United States District Court, D. Maryland
Lipton Hollander United States District Judge
Johnson filed correspondence (ECF 884) in the above-entitled
criminal case on November 29, 2016, seeking reconsideration
of an Order issued by the Honorable Benson E. Legg on January
21, 2011 (ECF 764), in which Judge Legg denied Johnson's
request for materials related to the grand jury that indicted
Johnson. Judge Legg denied the request based on the following
rationale, ECF 764 at 1:
Secrecy of grand jury materials is the norm. Nevertheless,
Rule 6(e)(3)(E) [of the Federal Rules of Criminal
Procedure enumerates five situations in which a
court "may authorize disclosure ... of a grand-jury
matter." Rule 6(e)(3)(E)(i) provides for disclosure of
grand jury materials "preliminarily to or in connection
with a judicial proceeding." The docket reflects that
Mr. Johnson's case has been closed since May 4, 2006.
Therefore, the Court will assume that he is seeking these
materials preliminarily to a motion for post-conviction
relief pursuant to 28 U.S.C. § 2255.
Grand jury secrecy can only be lifted in cases of
"particularized need." United States v. Procter
& Gamble Co., 356 U.S. 677, 683 (1958). In
determining whether there is a "particularized need,
" the trial court must "balance the
petitioner's need for release against the traditional
public interest reasons for grand jury secrecy." In
re Grand Jury Proceedings GJ-76-4 & GJ-75-3, 800
F.2d 1293, 1298-99 (4th Cir. 1986). A particularized need
will be found only in those cases where "the need for
[disclosure] outweighs the public interest in secrecy."
Id. (quoting United States v. Sells Eng'g,
Inc., 463 U.S. 418, 443 (1983)). "The moving party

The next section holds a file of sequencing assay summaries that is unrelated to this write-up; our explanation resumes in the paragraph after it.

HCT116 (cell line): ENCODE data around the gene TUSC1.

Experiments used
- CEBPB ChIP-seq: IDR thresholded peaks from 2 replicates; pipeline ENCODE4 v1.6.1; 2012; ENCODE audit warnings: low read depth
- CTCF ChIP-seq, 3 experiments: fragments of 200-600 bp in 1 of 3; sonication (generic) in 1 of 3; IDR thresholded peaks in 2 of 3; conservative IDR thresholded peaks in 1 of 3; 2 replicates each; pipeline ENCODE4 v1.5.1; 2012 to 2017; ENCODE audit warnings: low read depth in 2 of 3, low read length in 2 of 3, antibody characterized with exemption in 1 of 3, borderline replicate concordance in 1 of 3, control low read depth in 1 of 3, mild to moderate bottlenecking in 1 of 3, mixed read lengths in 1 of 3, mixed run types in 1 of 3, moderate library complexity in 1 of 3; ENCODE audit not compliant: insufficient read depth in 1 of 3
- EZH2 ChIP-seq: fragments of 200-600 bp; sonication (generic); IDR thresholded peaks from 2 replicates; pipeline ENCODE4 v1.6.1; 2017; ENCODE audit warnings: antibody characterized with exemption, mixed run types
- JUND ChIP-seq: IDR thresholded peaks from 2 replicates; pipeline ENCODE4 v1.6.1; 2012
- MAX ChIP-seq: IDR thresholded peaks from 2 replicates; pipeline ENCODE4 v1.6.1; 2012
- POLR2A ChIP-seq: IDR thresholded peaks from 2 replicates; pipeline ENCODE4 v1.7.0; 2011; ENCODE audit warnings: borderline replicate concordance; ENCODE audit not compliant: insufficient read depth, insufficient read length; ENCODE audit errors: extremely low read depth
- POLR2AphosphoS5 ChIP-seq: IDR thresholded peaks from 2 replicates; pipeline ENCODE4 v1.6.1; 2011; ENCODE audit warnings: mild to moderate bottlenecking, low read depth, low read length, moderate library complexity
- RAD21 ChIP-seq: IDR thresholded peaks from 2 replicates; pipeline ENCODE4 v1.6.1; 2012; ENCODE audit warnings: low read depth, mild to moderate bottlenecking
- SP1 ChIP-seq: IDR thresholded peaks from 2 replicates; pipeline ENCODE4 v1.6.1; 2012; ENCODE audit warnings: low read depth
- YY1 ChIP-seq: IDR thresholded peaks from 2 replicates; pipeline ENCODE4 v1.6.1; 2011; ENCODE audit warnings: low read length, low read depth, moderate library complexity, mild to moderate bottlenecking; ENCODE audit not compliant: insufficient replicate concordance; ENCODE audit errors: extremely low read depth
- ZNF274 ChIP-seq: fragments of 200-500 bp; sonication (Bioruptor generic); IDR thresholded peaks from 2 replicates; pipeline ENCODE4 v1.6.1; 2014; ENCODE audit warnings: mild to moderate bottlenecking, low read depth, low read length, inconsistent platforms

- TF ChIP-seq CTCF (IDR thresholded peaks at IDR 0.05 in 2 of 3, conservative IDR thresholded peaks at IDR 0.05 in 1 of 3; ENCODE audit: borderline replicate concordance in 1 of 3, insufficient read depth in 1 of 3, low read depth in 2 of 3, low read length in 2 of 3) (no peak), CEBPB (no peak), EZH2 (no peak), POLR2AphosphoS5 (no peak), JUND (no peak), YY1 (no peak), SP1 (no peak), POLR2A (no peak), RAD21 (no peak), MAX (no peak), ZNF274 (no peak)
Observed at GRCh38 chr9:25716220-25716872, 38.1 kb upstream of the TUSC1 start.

bears the burden of showing that the balance between secrecy
and need weighs in its favor." United States v.
Foggo, 495 F.Supp.2d 672, 673 (E.D. Va. 2009) (citing
In re Grand Jury Proceedings, 800 F.2d at 1298-99).
Here, Johnson offers no evidence or argument to justify the
disclosure of the grand jury material he seeks, and Johnson
has failed to identify any constitutional error in the grand
jury process. Moreover, there are no pending judicial
proceedings that would be aided by disclosure of the grand
jury materials. As mentioned above, Johnson's direct
appeal from his conviction and sentence concluded in May
2006, and, to date, he has not collaterally attacked his
conviction or sentence.
Johnson's correspondence of November 29, 2016, he cites
concerns that the grand jury issued a second superseding
indictment that included four new charges and states he
requires a breakdown of the racial make-up of the grand jury
to ensure his due process rights were not violated. ECF 884.
Further, he alleges that "Defense at trial was not
provided any Jencks material from this indictment" which
"raises severe concerns about the validity of this
second superseding indictment." Id. Johnson
also seeks disclosure of the Order to draw the grand jury
that produced the second superseding indictment; the
subsequent orders to reconvene the grand jury; the charge
given to this grand jury; and the evidence presented to the
grand jury. Id. Johnson has no pending motions to
vacate in this matter, nor does he state he intends to file
request shall be denied for the same reasons expressed by
Judge Legg in his 2011 Order. Johnson states nothing more
than suspicions to support his interest in obtaining the
information requested. Suspicions and desires to comb records
in the hope of discovering an error are simply insufficient
to establish a particularized need. See Jones v.
Superintendent, Va. State Farm, 460 F.2d 150, 152-53
(4th Cir. 1972) (stating that particularized need must be
demonstrated by indigent defendant seeking disclosure of
court records at government's expense).
Order denying the request follows.
 Fed. R. Crim. Proc. 6(e)(3)(E)
The court may authorize disclosure-at a time, in a
manner, and subject to any other conditions that it
directs-of a grand-jury matter:
(i) preliminarily to or in connection with a judicial
(ii) at the request of a defendant who shows that a
ground may exist to dismiss the indictment because of a
matter that occurred ...